[In the coming days, we will be presenting teasers from the upcoming Issue No. 10: McSweeney’s Mammoth Treasury of Thrilling Tales.]
HE WENT IN SEARCH OF
A RELIC OF EARTH’S PAST,
AND CAME FACE TO FACE
WITH THE MORTAL SPECTER
OF HIS OWN!
He’d brought some books with him on the way out, but had lost the lot of them on the transfer to the smaller boat. One of the lifting pallets had upset and spilled the crate down the side of the ship. His almanac had been saved, for which he was thankful.
Among the losses had been his Simpson and his Eldredge; his Osteology and Relationships of Chondrichthyans; his Boys’ Book of Songs, Balfour’s Development of Elasmobranch Fishes, and, thrown in from his childhood, his Beadle Boys’ Library, including Wide Awake Ned; the Boy Wizard.
Above his head, interstellar space was impossibly black. That night he wrote in his almanac, Velvet set with piercing bits of light. There seemed to be, spread above him, some kind of galactic cloud arrangement. Stars arced up over one horizon and down the other. The water nearest the ice seemed disturbingly calm. Little wavelets lapped the prow of the nearest kayak. The cold was like a wind from the stars.
Thirty-three-year-old Roy Henry Tedford and his little pile of provisions were braced on the lee side of a talus slope on a speck of an island at somewhere around degree of longitude 146 and degree of latitude 58, seven hundred miles from Adélie Land on the Antarctic Coast, and four hundred from the nearest landfall on any official map: the unprepossessing dot of Macquarie Island to the east. It was a fine midsummer night in 1923.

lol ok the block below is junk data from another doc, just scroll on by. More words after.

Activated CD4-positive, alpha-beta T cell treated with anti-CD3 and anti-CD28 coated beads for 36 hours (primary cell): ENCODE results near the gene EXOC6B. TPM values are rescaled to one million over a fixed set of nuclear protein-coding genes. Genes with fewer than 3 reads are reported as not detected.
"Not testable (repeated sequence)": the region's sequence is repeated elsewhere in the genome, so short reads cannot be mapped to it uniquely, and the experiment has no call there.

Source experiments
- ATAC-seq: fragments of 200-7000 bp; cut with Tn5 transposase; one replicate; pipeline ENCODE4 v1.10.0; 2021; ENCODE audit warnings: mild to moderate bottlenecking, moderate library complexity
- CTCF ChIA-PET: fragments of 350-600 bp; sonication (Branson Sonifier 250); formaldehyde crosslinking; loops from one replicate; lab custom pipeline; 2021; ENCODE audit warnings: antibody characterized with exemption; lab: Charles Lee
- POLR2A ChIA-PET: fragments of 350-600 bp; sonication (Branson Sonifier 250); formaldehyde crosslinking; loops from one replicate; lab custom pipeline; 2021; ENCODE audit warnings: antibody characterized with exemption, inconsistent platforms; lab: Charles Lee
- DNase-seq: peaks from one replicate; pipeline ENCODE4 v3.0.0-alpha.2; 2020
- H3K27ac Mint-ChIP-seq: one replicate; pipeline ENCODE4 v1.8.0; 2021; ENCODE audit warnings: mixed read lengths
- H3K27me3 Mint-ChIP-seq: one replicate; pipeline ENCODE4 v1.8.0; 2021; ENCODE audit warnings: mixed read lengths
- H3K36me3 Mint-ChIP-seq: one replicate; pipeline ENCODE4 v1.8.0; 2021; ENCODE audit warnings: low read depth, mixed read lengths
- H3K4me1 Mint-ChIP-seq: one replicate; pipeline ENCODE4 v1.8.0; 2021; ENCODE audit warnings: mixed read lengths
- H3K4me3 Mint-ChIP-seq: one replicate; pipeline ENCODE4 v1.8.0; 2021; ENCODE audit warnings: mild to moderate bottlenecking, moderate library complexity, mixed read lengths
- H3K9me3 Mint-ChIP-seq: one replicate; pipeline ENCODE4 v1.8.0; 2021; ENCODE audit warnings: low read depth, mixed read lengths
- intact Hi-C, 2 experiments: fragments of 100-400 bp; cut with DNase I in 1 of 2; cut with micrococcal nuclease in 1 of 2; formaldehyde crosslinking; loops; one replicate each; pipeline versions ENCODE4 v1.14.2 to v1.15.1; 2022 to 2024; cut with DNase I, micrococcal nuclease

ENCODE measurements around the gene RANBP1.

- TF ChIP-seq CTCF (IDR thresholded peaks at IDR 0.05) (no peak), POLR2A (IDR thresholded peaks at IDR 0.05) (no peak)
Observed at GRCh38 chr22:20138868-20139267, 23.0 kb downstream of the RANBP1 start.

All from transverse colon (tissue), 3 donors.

His island, one of three ice-covered rocks huddled together in a quarter mile chain, existed only on the hand-drawn chart that had brought him here, far from those few shipping lanes and fishing waters this far south. The chart was entitled, in Heuvelmans’s barbed-wire handwriting, alongside his approximation of the location, The Islands of the Dead. Under that Heuvelmans had printed in block letters the aboriginal word Kadimakara, or “Animals of the Dreamtime.”
Tedford’s provisions included twenty-one pounds of hardtack, two tins of biscuit flour, a sack of sweets, a bag of dried fruit, a camp-stove, an oilskin wrap for his almanac, two small reading-lanterns, four jerry cans of kerosene, a waterproofed one-man tent, a bedroll, a spare coat and gloves, a spare set of Wellington boots, a knife, a small tool set, waterproofed and double-wrapped packets of matches, a box camera in a specially made mahogany case in an oilskin pouch, a revolver, and a Bland’s .577 Axite Express. He’d fired the Bland’s twice, and both times been knocked onto his back by the recoil. The sportsman in Melbourne who’d sold it to him had assured him that it was the closest thing to field artillery that a man could put to his shoulder.
He was now four hundred miles from sharing a wish, or a word, or a memory. If all went well, it might be two months before he again saw a friendly face. Until she’d stopped writing, his mother had informed him regularly that it took a powerful perversity of spirit to send an otherwise intelligent young man voluntarily into such a life.
His plan looked excellent on paper. He’d already left another kayak, with an accompanying supply depot, on the third or westernmost island, in the event bad weather or high seas prevented his return to this one . . .
BRACE YOURSELF FOR THE BONE-CHILLING CONCLUSION, AVAILABLE ONLY IN McSWEENEY’S MAMMOTH TREASURY OF THRILLING TALES.
Jim Shepard is the author of six novels, including, most recently, Nosferatu and the forthcoming Project X, and two collections of short stories, including the forthcoming Love and Hydrogen. He teaches at Williams College and in the Warren Wilson MFA program.